U.S. Environmental Protection Agency +
Low-Viscosity Lubricants
A Glance at Clean Freight Strategies
Gallons Saved:
CO2 Savings:
metric tons
Fuel Cost Savings:
Fuel Economy Increase:
MPG (originaL 6 mpg):
Synthetic lubricants in the engine crankcase, rear axle, and transmission can improve
fuel economy by about 3 percent, saving nearly 485 gallons of fuel and eliminating
5 metric tons of greenhouse gas emissions for a typical combination truck each year.
Lubricants reduce friction and wear of critical vehicle systems including the engine,
transmission and drive train. Without lubricants, the moving parts inside these systems
would grind together, causing heat, stress and wear. Conventional mineral oil lubricants
may have too high viscosity (internal friction that resists sliding and inhibits flow) to
effectively slip between and lubricate the moving parts of these systems, particularly
in newer truck components that are designed with close tolerances and tight fits.
Conventional lubricants may also be heavy, making it harder for pumps, gears and
shafts to move. These effects create energy losses and friction losses, and waste fuel.
Low-viscosity Lubricants are less resistant to flow than conventional lubricants, a
property that helps reduce friction and energy losses. Depending upon the application,
low-viscosity lubricants may also contain additives designed to withstand the extreme
pressure (EP) that could occur as the lubricant flows between tight-fitting parts.
Low-viscosity lubricants may be made from synthetic or mineral oil blends with
low-viscosity and EP additives. Manufacturers generally offer low-viscosity blends
as "fuel economy" lubricants, since the fuel-saving potential of these products is
significant. A national trucking association reports that synthetic transmission and
axle lubricants can improve fuel economy by 0.5 % in the summer and 2 percent in
the winter (viscosity is temperature-dependent). A paper published by a professional
engineering society found that synthetic engine and transmission lubricants could
improve fuel economy by 5 percent, with greater gains at lower speeds. Another paper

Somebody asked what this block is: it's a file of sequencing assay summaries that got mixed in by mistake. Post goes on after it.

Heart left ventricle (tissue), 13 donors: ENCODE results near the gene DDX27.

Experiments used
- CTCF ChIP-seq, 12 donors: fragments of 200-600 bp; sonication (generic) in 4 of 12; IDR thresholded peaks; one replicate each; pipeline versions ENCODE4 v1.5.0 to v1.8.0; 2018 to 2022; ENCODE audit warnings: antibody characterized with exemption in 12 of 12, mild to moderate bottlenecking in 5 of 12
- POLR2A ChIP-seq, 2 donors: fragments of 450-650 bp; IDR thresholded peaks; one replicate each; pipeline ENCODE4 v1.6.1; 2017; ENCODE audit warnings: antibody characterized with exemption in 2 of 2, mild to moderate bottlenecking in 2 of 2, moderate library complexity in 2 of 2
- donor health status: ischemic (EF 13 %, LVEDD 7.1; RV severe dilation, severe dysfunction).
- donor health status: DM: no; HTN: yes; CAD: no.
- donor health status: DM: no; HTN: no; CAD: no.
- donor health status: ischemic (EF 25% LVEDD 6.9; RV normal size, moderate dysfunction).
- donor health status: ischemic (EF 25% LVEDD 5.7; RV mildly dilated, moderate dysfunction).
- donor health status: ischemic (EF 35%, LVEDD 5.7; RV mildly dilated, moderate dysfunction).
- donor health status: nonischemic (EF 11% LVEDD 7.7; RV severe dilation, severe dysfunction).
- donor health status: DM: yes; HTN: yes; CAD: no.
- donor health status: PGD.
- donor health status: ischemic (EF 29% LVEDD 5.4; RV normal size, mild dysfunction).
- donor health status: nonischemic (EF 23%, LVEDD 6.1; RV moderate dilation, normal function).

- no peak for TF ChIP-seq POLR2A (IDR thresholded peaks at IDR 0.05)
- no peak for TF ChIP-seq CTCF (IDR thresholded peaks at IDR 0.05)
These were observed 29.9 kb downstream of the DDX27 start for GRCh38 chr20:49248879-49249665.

from this same organization reports that synthetic gear lubricants can improve fuel
economy by about 3 percent. European research demonstrates a 3 to 5 percent gain
in truck fuel economy using low friction engine lubricants and a 1 to 4 percent gain
using low friction transmission lubricants.
Synthetic and semi-synthetic lubricants typically cost more than conventional mineral
oil lubricants. Truck service stations suggest that semi-synthetic oils cost about 50
percent more than conventional mineral oils. However, for most trucks, the fuel cost
savings generally outweigh the higher product cost. Furthermore, synthetic lubricants
may extend the interval between lubricant changes therefore further reducing costs
of truck fleets.
EPA-420-F-19-027 | August 2019 | SmartWay Transport Partnership | epa.gov/smartway

Low-Viscosity Lubricants: A Glance at Clean Freight Strategies (continued)
The combined effect of low-viscosity synthetic engine oils
and drive train lubricants can improve fuel economy by at least
3 percent, saving nearly 485 gallons of fuel per year for a
typical combination truck. Even with the higher cost of the
synthetic oil, truck owners can save more than $1,410 in
fuels per year. Additional cost savings may be possible due
to reduced wear and maintenance. Switching to low-viscosity
lubricants will reduce greenhouse gas emissions by 4.9 metric
tons per year for each truck.
Gallons of
fuel saved
per year

Trucking companies should consider using Low-viscosity Lubricants to improve fueL economy. Synthetic
oiLs are compatible with most truck systems, save fuel, and should provide net cost savings.
Before switching lubricants, trucking companies should ensure that the product suits the intended
application. Always check manufacturer specifications before switching engine, transmission or drive
train lubricants.
Consult the manufacturer's vehicle and parts owner manuals and service manuals for information and
recommendations on lubrication specifications and procedures. Lubricating oil manufacturers and
lubrication guides can provide information about product applications.
Trucking associations, equipment manufacturer associations and trucking industry publications may
provide additional information and case studies about the benefits and uses of various lubricants.

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